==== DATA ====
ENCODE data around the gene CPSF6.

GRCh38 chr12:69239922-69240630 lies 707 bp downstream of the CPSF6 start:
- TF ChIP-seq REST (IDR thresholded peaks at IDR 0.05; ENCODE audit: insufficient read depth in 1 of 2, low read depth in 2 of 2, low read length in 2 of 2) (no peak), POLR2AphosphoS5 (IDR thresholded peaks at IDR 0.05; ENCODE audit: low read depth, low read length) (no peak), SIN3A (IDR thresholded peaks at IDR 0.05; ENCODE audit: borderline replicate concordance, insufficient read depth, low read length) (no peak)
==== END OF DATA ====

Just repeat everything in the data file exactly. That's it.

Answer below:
ENCODE data around the gene CPSF6.

GRCh38 chr12:69239922-69240630 lies 707 bp downstream of the CPSF6 start:
- TF ChIP-seq REST (IDR thresholded peaks at IDR 0.05; ENCODE audit: insufficient read depth in 1 of 2, low read depth in 2 of 2, low read length in 2 of 2) (no peak), POLR2AphosphoS5 (IDR thresholded peaks at IDR 0.05; ENCODE audit: low read depth, low read length) (no peak), SIN3A (IDR thresholded peaks at IDR 0.05; ENCODE audit: borderline replicate concordance, insufficient read depth, low read length) (no peak)